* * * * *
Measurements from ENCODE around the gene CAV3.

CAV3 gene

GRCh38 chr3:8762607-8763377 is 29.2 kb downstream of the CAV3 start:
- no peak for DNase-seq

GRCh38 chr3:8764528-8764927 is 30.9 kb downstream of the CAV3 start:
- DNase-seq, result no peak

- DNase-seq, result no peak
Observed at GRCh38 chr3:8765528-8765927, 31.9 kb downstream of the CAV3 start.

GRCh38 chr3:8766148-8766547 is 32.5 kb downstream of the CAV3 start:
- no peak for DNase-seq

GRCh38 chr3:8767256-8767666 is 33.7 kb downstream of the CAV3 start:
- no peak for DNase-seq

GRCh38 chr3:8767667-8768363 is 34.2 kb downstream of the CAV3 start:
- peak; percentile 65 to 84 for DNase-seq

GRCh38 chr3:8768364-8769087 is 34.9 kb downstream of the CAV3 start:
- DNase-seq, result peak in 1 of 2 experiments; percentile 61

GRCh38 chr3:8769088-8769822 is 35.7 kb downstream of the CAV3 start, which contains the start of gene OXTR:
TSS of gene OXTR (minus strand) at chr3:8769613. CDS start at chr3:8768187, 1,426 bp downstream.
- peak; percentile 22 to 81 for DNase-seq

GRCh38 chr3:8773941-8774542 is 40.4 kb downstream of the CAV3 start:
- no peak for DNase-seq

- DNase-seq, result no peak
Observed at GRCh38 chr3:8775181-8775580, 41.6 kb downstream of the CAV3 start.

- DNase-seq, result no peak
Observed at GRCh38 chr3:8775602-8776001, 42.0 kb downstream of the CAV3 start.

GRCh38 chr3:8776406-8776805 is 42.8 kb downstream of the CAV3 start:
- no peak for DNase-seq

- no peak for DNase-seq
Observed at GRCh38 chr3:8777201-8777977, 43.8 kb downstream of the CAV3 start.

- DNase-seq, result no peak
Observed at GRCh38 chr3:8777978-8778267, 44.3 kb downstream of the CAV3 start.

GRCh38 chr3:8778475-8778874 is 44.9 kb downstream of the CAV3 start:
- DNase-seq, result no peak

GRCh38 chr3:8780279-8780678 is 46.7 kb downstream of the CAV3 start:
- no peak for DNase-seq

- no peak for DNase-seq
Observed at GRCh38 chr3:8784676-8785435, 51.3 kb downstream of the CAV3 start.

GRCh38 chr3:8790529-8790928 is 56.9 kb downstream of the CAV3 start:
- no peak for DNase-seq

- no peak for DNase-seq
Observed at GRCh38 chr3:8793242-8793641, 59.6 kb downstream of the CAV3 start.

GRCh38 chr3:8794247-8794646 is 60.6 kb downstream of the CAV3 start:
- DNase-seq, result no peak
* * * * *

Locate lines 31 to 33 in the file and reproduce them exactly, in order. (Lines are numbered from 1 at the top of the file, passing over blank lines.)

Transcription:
Observed at GRCh38 chr3:8777978-8778267, 44.3 kb downstream of the CAV3 start.

GRCh38 chr3:8778475-8778874 is 44.9 kb downstream of the CAV3 start:
- DNase-seq, result no peak